Step1When you format a computer hard drive you will lose everything that is on the drive. Therefore, it is very important to back up anything you might want later. Additionally, if you are going to be formatting and installing XP you need to make sure you have the discs for any applications or third party hardware you use since you will need to re-install your programs and drivers after re-installing Windows.
Step2Take a moment to think of anything that you have on the computer that you wouldn't want to lose. Generally, you probably want everything in your My Documents folder, and you also want to save things like your favorites or bookmarks from your Web browser. Remember that each user on the computer has his or her own My Documents folder, Desktop items and Favorites/Bookmarks.
Step3Save everything to a CD, DVD or a hard drive that you won't be formatting.
Formatting a Secondary Hard Drive
Step1Right-Click on the “My Computer” icon either on your desktop or in the Start Menu and select “Manage.”
Step2A new window titled “Computer Management” comes up. Select “Storage” from the left hand side by clicking it once, then select “Disk Management(local)” from the right side by double-clicking it.
Step3Now in the lower part of the main frame (right side) of the window you should see a nice visual of all your hard drives. Each line is a different drive. Each box on a line (with a colored bar at the top and a size displayed in MB or GB) is a partition on the drive. Partitions are separations of space on a drive. Unless you are doing something specific that requires multiple partitions, you only want one partition per drive.
Step4First you must delete any existing partitions on the drive you are going to format. Do this by right-clicking on the partition's box and selecting “Delete Partition…” Since you already know that you will be deleting everything on the drive, and have already backed everything up, you can safely say yes to any warning the computer presents you with.
Step5 If there are multiple partitions make sure you have saved everything off them since they might each have different drive letters (i.e. “D:” or “F:”). Then repeat the above step for each of them. If you only want to format one partition that is OK and you can continue to the next step without deleting the other partitions.
Step6The box for the drive to be formatted should now have a black bar at the top of it and should say “Unallocated” under its size (see picture). Right click on it and select “New Partition…” The New Partition Wizard comes up.
Step7In the New Partition Wizard click next. On the next page make sure “Primary Partition” is selected and click next. Now make the size equal to the maximum (it should already be set to it), and click next again. On the next page the computer will automatically choose the first available drive letter for the new drive. However, if you like you can choose another drive letter from the drop-down menu, and then click next.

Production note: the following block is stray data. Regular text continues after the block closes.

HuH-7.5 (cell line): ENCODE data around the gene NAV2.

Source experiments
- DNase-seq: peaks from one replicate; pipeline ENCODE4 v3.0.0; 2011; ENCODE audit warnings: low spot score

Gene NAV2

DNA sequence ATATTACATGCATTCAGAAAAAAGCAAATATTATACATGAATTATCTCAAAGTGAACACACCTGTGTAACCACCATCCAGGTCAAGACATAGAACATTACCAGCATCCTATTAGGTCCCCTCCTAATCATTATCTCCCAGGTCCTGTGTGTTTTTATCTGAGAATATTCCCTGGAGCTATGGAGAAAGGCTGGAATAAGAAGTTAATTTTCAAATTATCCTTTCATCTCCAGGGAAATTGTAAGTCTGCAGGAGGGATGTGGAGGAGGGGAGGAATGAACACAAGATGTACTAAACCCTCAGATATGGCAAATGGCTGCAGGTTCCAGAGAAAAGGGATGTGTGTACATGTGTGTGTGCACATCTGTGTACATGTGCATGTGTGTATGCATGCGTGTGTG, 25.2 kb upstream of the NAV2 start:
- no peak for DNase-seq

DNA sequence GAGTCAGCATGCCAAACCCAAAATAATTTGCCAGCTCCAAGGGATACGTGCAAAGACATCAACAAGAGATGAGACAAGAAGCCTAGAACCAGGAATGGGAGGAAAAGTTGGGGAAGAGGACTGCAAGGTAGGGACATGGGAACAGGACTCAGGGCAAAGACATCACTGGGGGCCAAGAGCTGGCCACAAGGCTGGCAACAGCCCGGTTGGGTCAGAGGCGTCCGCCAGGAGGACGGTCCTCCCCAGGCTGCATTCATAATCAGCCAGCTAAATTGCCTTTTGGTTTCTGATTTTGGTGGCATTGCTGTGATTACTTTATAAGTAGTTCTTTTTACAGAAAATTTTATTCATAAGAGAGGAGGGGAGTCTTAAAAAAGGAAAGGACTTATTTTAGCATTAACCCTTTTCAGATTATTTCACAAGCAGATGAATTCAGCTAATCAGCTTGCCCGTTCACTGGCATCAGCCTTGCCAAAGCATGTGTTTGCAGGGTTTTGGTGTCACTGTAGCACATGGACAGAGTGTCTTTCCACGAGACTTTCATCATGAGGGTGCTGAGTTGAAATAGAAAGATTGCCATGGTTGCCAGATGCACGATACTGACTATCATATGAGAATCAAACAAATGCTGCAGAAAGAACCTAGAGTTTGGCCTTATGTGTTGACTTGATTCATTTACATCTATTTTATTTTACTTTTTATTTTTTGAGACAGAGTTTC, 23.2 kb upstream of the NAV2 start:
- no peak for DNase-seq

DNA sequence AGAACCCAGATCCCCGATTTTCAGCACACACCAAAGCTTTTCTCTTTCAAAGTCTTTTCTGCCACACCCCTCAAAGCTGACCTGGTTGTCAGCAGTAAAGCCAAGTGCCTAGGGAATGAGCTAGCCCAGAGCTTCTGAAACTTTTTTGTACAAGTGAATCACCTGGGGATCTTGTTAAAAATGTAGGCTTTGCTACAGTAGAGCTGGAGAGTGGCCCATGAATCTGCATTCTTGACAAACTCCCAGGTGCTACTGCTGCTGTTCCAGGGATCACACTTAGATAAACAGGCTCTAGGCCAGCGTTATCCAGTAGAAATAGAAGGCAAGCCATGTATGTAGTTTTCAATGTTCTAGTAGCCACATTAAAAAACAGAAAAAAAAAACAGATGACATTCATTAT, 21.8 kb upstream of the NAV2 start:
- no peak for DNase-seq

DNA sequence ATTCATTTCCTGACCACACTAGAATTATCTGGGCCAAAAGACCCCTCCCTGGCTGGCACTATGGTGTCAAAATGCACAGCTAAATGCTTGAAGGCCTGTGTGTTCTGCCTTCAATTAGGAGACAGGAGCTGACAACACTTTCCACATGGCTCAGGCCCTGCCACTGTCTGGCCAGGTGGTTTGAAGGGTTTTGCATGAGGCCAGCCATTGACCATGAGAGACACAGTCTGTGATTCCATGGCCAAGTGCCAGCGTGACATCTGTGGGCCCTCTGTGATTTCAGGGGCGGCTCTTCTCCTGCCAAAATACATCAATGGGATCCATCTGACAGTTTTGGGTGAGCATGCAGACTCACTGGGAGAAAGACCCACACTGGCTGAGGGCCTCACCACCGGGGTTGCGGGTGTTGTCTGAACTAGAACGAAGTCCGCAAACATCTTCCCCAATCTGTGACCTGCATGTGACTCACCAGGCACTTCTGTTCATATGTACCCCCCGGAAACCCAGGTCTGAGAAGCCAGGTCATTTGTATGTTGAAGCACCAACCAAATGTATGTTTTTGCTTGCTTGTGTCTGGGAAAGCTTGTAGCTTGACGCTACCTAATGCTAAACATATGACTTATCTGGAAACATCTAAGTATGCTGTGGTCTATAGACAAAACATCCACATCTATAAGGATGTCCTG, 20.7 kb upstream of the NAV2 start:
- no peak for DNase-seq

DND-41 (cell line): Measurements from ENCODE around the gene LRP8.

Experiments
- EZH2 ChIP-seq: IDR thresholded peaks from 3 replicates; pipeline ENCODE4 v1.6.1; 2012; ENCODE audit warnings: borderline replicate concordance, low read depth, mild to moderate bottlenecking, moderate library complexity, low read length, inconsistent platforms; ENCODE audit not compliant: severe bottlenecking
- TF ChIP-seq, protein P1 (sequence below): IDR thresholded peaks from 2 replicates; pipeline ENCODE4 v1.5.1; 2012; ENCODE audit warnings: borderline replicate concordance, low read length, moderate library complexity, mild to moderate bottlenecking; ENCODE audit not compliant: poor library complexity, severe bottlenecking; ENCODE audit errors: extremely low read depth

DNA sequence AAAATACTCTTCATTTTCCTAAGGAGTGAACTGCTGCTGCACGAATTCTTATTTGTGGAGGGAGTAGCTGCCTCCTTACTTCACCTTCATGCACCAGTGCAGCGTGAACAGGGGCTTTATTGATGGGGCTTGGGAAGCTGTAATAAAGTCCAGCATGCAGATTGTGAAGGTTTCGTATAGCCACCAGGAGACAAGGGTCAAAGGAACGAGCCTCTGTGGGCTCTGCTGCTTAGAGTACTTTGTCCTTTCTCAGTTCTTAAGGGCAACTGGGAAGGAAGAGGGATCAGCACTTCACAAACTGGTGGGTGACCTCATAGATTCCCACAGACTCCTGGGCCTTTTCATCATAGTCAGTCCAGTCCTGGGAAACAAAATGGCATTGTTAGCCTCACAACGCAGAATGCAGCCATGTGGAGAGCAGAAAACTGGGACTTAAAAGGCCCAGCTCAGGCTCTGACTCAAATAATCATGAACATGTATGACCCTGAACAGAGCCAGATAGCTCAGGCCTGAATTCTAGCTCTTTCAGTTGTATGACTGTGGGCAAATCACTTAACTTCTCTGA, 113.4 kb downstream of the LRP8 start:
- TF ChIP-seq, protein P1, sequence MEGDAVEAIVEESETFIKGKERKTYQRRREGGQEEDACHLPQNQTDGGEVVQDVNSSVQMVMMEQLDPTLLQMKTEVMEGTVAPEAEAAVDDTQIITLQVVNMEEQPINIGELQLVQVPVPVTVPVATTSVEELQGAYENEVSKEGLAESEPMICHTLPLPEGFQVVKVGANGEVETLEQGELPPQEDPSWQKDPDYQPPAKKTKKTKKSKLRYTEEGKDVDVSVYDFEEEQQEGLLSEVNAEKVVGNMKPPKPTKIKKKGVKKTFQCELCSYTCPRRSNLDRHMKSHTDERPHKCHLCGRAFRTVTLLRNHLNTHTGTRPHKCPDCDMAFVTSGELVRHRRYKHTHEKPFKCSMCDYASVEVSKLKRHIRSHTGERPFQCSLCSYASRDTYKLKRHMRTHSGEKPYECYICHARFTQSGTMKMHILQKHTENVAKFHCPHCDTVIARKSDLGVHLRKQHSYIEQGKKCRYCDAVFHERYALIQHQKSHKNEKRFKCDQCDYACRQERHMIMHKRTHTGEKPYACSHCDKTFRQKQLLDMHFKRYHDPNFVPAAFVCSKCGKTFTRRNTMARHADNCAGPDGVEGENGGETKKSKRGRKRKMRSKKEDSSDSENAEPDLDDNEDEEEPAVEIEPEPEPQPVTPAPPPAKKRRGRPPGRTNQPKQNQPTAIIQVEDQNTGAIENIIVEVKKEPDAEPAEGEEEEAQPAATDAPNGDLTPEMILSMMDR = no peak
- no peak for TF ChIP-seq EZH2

Step8Finally the New Partition Wizard asks if you would like to format the new partition and if so what format. Choose “NTFS” as it is faster and more secure. Leave the “Allocation unit size” as “Default.” In the “Volume label” field enter whatever name you want the drive to have. Simple is better. Avoid using spaces. Lastly, if the drive is brand new and has never been used before check the “Perform a quick format” box. If the drive has been used before leave this box unchecked. Leave the “Enable file and folder compression” box unchecked and click next. Then on the next page click finish.
Step9The wizard will now spend a little while formatting the drive. On old or large drives this may take a while. Do not close the “Computer Management” window until it finishes. You will know it is done when the word under the size of the drive changes from “Formatting” to “Healthy” and the name and drive letter you chose for the new drive show up. After it is finished you can proceed to use your newly formatted drive.
Formatting and Installing from the Windows XP CD
Step1This section explains how to reformat a drive from the Windows XP installation CD. This can be used when installing a fresh copy of Windows onto a computer. Here it is especially important to backup all of your important information because upon formatting you will lose EVERYTHING that used to be on the drive. This includes all applications and device drivers, so you must back up everything you can.
Step2Insert your Windows XP installation disc into your CD drive (Home or Pro–it does not matter).
Step3Now as you computer boots a little more it will say “Press any key to boot from CD..” press a key to do so.
Step4The CD will load up a blue screen and then spend a while loading files it needs. When it is finished it will list a few options, mainly “Press ENTER to set up Windows XP.” Press Enter or Return.
Step5Now you will be at a screen to select where to install Windows to. This is where you can delete old partitions and format drives. The box in the bottom half of the screen shows all your drives and the partitions that exist on them. Use the Up and Down arrow keys to highlight your “C:” partition and press the 'D' key (if all that shows up is “Unpartitioned space” and you have no C: or D: partitions, skip this step). On the next screen press the 'L' key to finalize deleting the partition.
Step6Now you are back on the screen to choose where to install Windows. The box on the lower half of the screen should no longer show a partition but simply have an entry “Unpartitioned space xxxxxMB.” Select this with the arrow keys and press the 'C' key to create a partition on the drive. The next screen tells you the minimum and maximum sizes the partition can be and lets you pick the size. The default size is the maximum, but double check that the number entered is the maximum and hit enter.